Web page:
Training neural networks takes a while. My question is, how efficient is a neural network that is completely trained (assuming it's not a model that is constantly learning)?

I understand that this is a vague and simply difficult question to answer, so let me be more specific: Imagine we have a trained Deep Neural Net, and even to be more specific it's a GPT-3 model.

Now, we put the whole thing on a Raspberry Pi. No internet access. The whole process takes place locally.

  • Will it run at all? Will it have enough RAM?

  • Now let's say we give it some text to analyze. Then we ask it a question. Will it take milliseconds to answer? Or is it going to be in the seconds? Minutes?

What I'm trying to understand, once a model is trained is it fairly performant because it's just essentially a bunch of very simple function calls on top of each other, or is it very heavy to execute? (perhaps due to the sheer number of these simple function calls)

Please correct any misunderstanding about how the whole process works if you spot any. Thank you.

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    $\begingroup$ There's this article detailing why some models aren't suitable for practical applications: towardsdatascience.com/… $\endgroup$ – Anton Sep 4 at 14:26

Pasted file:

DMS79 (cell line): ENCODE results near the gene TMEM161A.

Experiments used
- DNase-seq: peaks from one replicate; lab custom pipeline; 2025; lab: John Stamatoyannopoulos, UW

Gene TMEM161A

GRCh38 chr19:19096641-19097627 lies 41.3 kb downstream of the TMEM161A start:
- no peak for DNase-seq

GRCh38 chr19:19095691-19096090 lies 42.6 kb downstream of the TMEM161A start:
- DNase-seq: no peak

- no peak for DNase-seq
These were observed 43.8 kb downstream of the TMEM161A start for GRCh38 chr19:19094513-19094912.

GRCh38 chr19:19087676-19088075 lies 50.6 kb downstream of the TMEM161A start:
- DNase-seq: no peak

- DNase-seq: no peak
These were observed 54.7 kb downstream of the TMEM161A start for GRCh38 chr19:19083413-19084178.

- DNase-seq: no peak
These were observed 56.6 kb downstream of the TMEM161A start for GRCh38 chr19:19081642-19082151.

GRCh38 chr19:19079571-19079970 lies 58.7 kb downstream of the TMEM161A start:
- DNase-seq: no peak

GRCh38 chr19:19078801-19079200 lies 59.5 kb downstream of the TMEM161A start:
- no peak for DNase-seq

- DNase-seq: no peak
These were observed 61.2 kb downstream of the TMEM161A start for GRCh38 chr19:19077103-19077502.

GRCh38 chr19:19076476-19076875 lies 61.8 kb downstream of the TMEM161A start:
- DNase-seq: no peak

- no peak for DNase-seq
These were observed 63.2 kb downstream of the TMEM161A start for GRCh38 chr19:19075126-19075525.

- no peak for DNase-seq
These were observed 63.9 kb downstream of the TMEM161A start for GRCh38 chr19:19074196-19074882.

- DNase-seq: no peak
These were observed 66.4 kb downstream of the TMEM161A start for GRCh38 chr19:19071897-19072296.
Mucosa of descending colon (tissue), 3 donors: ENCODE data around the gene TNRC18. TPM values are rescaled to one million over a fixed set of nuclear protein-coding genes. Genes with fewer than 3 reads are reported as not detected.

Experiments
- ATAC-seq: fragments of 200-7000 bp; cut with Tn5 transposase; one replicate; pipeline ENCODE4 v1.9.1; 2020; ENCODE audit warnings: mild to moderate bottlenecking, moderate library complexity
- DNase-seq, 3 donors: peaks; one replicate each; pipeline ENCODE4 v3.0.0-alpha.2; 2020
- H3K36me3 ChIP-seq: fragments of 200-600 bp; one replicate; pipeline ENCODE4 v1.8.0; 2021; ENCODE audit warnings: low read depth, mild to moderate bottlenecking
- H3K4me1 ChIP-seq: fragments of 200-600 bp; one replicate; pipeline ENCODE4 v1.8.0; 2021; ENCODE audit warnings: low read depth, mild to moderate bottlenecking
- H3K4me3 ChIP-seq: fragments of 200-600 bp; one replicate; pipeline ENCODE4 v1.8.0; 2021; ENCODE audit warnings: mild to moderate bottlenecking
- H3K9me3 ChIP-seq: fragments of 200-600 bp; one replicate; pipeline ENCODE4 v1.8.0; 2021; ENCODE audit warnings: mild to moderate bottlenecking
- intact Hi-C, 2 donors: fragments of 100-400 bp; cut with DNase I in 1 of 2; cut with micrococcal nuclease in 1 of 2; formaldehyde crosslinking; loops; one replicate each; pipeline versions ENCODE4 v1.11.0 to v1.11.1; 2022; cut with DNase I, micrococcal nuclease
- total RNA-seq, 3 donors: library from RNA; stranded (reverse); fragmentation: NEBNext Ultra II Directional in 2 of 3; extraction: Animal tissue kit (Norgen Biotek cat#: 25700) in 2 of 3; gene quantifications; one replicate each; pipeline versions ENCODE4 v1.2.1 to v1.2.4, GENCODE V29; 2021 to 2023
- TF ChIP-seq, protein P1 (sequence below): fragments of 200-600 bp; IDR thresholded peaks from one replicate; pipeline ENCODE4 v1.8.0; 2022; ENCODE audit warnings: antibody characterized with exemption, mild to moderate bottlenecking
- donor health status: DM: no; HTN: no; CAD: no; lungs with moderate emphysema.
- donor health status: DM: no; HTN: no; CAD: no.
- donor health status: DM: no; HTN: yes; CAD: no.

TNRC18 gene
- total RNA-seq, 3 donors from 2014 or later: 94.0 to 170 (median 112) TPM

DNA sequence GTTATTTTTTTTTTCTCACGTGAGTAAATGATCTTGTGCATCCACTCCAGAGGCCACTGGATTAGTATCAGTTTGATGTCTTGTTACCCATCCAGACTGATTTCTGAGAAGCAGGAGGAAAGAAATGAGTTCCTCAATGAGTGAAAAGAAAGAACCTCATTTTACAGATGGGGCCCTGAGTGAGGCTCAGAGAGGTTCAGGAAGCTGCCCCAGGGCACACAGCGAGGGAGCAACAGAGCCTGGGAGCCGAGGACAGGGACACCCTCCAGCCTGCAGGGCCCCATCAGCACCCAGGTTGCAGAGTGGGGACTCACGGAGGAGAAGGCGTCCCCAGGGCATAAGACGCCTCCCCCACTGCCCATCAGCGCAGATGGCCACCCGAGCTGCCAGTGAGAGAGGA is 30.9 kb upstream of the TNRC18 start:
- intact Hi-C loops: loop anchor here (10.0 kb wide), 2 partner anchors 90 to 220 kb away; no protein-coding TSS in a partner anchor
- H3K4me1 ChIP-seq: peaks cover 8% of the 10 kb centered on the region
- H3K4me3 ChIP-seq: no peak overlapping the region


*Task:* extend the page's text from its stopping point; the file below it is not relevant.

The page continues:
• $\begingroup$ It seems to me that you're asking how efficient using a trained model is. Performance refers to how good the answers are in terms of correctness. So, I suggest that you edit your post to clarify this. $\endgroup$ – nbro Sep 4 at 15:03
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    $\begingroup$ The GPT-3 model specifically is a monster, it requires powerful machine with over 350GB of RAM just to run inferences (and probably mulit-core processors too). There are plenty of others which are smaller, and likely there will be some that could run on a Rapberry Pi. So to prevent the answer being "it depends", could you clarify your use case? Sadly, there is no general answer here, and also if you want to run GPT-3 on any consumer hardware you are out of luck for a few years yet $\endgroup$ – Neil Slater Sep 4 at 15:43
  • $\begingroup$ @NeilSlater Your comment answers my question. We wrote a custom albeit simple NLP processor and were wondering if we made the wrong decision instead of using GPT-3. Your answer clarifies that we didn't, because we would not be able to run such a model with our resources. $\endgroup$ – Anton Sep 4 at 16:41
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    $\begingroup$ @Anton: No problem. There are smaller versions of GPT-3 mind . . . I quoted stats for the largest one, which also has the best accuracy. I looked it up after the comment and saw there were options to use smaller variants that use the same approach but are less accurate. I don't know if the smallest one would fit on a Raspberry Pi, or would be useful for your project. $\endgroup$ – Neil Slater Sep 4 at 17:31

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